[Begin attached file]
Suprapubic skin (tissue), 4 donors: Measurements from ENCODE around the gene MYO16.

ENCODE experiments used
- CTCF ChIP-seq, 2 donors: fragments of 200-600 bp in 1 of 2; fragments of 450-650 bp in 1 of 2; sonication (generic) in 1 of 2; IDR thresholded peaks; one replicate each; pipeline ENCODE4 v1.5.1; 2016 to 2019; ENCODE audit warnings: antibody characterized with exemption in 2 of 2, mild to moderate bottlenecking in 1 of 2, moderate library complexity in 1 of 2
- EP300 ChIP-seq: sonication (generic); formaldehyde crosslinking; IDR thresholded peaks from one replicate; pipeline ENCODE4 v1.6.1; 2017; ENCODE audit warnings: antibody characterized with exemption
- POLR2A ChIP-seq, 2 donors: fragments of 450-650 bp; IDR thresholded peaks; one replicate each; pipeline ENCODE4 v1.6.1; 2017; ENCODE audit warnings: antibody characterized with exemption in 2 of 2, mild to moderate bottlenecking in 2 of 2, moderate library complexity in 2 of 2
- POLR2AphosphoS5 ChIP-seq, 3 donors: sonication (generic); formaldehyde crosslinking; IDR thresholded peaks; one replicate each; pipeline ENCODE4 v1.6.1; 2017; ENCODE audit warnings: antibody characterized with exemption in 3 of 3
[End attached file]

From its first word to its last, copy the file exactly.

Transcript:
Suprapubic skin (tissue), 4 donors: Measurements from ENCODE around the gene MYO16.

ENCODE experiments used
- CTCF ChIP-seq, 2 donors: fragments of 200-600 bp in 1 of 2; fragments of 450-650 bp in 1 of 2; sonication (generic) in 1 of 2; IDR thresholded peaks; one replicate each; pipeline ENCODE4 v1.5.1; 2016 to 2019; ENCODE audit warnings: antibody characterized with exemption in 2 of 2, mild to moderate bottlenecking in 1 of 2, moderate library complexity in 1 of 2
- EP300 ChIP-seq: sonication (generic); formaldehyde crosslinking; IDR thresholded peaks from one replicate; pipeline ENCODE4 v1.6.1; 2017; ENCODE audit warnings: antibody characterized with exemption
- POLR2A ChIP-seq, 2 donors: fragments of 450-650 bp; IDR thresholded peaks; one replicate each; pipeline ENCODE4 v1.6.1; 2017; ENCODE audit warnings: antibody characterized with exemption in 2 of 2, mild to moderate bottlenecking in 2 of 2, moderate library complexity in 2 of 2
- POLR2AphosphoS5 ChIP-seq, 3 donors: sonication (generic); formaldehyde crosslinking; IDR thresholded peaks; one replicate each; pipeline ENCODE4 v1.6.1; 2017; ENCODE audit warnings: antibody characterized with exemption in 3 of 3